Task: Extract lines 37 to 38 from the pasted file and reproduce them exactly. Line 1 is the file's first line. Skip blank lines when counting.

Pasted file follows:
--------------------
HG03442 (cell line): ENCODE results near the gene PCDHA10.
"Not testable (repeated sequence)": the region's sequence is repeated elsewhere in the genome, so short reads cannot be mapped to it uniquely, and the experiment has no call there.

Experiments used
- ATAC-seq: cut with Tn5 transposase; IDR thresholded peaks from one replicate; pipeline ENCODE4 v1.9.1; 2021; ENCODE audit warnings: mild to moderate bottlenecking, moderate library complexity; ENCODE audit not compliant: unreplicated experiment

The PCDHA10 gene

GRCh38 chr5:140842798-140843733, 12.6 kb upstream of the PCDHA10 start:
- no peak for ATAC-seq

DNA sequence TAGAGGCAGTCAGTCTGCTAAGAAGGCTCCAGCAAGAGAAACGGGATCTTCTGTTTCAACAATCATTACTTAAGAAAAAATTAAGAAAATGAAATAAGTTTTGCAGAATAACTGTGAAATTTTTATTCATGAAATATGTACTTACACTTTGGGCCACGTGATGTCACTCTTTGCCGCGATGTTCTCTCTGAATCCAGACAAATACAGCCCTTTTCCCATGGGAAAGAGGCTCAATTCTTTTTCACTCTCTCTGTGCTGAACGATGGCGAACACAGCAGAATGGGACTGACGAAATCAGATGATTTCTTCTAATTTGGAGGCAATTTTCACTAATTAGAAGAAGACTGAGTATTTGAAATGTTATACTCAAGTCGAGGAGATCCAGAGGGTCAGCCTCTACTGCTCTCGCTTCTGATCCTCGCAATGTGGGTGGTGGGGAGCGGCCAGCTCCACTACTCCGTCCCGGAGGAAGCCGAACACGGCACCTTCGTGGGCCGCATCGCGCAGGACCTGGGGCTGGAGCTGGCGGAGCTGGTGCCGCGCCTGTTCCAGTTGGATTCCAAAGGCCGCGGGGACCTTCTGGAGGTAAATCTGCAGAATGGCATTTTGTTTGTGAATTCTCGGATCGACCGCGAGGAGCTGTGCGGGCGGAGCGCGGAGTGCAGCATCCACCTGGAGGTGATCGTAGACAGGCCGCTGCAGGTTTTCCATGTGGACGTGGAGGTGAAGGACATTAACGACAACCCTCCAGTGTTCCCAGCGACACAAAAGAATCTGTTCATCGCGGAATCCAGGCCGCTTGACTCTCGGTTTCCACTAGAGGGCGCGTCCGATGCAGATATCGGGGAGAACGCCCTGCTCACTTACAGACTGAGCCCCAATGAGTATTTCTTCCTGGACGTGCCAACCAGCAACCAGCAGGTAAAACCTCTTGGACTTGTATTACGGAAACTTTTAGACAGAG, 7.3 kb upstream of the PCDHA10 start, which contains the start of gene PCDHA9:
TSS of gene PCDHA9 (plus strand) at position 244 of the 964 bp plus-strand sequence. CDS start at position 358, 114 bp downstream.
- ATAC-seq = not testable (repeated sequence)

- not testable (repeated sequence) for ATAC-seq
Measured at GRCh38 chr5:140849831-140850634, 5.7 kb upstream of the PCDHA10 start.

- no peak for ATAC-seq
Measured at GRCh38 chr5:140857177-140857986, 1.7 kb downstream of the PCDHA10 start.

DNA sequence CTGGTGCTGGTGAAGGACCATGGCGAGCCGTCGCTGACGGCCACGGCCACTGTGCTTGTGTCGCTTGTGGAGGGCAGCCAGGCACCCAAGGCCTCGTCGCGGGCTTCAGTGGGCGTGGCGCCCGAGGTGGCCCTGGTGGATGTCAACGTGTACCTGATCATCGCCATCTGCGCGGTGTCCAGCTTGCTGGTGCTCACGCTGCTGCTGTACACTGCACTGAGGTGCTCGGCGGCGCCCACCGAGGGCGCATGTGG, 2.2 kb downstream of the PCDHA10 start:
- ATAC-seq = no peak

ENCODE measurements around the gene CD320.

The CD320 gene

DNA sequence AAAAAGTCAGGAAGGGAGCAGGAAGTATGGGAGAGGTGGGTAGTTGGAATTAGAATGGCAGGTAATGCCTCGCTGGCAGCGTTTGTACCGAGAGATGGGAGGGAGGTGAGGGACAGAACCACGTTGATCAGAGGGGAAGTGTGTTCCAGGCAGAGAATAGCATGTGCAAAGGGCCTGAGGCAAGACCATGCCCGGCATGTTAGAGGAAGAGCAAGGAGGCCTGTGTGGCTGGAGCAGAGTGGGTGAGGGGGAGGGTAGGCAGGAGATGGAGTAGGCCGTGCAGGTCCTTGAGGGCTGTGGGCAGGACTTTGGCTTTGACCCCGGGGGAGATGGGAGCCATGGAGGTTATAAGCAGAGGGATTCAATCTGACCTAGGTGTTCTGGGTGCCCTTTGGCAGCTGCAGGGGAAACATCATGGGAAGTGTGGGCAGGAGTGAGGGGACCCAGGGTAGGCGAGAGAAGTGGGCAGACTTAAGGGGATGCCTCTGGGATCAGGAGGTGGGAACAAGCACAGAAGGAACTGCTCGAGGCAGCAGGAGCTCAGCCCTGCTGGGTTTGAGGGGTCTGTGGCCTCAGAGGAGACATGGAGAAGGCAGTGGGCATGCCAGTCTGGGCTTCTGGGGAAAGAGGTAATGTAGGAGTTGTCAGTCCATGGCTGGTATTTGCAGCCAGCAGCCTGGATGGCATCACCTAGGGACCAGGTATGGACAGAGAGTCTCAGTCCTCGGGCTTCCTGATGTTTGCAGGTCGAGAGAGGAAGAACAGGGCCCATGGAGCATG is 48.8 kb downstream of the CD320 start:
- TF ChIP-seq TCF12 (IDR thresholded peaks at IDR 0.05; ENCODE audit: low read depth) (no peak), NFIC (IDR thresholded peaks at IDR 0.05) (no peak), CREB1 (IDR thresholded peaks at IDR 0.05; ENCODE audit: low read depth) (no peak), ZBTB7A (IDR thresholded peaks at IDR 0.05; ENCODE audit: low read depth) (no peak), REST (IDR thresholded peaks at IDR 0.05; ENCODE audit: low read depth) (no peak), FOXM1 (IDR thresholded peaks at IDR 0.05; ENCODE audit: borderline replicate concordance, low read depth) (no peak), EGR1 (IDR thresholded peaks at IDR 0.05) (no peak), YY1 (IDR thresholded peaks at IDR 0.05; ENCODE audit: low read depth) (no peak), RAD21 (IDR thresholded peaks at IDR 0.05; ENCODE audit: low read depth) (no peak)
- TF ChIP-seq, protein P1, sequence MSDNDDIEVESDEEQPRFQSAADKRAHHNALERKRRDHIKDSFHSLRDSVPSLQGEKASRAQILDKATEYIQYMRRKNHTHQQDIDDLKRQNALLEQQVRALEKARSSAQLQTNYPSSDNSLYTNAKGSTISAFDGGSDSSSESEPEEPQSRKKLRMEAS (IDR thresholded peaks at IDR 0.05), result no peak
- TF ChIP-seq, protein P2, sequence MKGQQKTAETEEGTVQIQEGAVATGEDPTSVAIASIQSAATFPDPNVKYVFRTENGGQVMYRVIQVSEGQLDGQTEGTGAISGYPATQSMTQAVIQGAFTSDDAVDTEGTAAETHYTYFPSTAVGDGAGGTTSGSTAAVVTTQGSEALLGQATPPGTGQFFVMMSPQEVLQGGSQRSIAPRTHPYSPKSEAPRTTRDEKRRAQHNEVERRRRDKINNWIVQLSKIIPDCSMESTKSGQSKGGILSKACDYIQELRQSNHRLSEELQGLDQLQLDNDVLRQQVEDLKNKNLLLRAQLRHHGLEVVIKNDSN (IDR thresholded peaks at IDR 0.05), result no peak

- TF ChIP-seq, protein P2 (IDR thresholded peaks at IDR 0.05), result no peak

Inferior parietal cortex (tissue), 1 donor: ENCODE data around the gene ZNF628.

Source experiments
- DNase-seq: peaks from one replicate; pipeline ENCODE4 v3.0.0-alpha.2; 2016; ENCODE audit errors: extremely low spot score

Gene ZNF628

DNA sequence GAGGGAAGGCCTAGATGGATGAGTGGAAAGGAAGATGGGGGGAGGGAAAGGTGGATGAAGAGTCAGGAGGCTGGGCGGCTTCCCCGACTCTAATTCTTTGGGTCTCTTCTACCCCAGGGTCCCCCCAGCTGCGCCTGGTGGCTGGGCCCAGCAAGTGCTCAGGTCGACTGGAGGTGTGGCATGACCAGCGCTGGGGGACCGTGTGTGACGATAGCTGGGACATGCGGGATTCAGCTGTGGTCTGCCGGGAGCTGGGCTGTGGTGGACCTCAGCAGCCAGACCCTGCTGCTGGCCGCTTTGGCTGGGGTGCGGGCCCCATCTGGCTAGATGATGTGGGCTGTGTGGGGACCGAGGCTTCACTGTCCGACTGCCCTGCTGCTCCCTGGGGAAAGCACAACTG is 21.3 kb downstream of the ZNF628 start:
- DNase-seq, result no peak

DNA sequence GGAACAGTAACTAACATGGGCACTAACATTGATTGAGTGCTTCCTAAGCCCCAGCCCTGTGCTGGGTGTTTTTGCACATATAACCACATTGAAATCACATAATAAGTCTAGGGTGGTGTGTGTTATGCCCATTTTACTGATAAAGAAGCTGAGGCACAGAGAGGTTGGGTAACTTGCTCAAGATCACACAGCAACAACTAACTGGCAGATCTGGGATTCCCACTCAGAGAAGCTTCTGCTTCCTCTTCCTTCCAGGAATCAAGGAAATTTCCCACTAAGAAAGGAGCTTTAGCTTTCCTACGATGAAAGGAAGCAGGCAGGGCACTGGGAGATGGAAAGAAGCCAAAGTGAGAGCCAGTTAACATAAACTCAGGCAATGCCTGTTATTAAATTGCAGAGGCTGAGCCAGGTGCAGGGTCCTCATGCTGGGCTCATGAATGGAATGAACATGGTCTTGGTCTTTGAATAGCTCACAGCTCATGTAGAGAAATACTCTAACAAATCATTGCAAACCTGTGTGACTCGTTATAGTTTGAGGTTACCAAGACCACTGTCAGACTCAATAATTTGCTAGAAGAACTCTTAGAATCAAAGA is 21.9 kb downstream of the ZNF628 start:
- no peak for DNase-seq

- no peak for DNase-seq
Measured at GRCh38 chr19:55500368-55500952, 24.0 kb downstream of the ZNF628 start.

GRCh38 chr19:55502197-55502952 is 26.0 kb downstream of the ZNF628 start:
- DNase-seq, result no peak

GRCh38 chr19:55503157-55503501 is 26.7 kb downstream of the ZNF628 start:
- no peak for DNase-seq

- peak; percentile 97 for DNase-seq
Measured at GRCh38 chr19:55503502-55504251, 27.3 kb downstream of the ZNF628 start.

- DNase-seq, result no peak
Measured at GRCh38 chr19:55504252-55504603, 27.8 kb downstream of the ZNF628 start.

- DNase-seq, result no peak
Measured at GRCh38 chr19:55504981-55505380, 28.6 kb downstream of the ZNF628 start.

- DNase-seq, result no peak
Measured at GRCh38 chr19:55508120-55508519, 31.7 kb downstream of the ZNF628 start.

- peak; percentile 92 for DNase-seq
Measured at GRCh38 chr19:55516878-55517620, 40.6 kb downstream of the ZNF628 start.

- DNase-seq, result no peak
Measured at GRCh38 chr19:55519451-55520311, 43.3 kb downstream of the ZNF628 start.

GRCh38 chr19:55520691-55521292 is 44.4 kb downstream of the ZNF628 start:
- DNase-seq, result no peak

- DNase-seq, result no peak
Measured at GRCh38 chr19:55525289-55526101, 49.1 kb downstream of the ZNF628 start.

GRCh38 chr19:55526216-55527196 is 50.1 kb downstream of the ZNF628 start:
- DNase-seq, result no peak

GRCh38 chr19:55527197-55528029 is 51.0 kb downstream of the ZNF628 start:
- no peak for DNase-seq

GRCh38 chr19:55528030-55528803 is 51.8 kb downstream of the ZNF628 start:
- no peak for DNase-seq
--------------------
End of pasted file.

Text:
- no peak for DNase-seq

- peak; percentile 97 for DNase-seq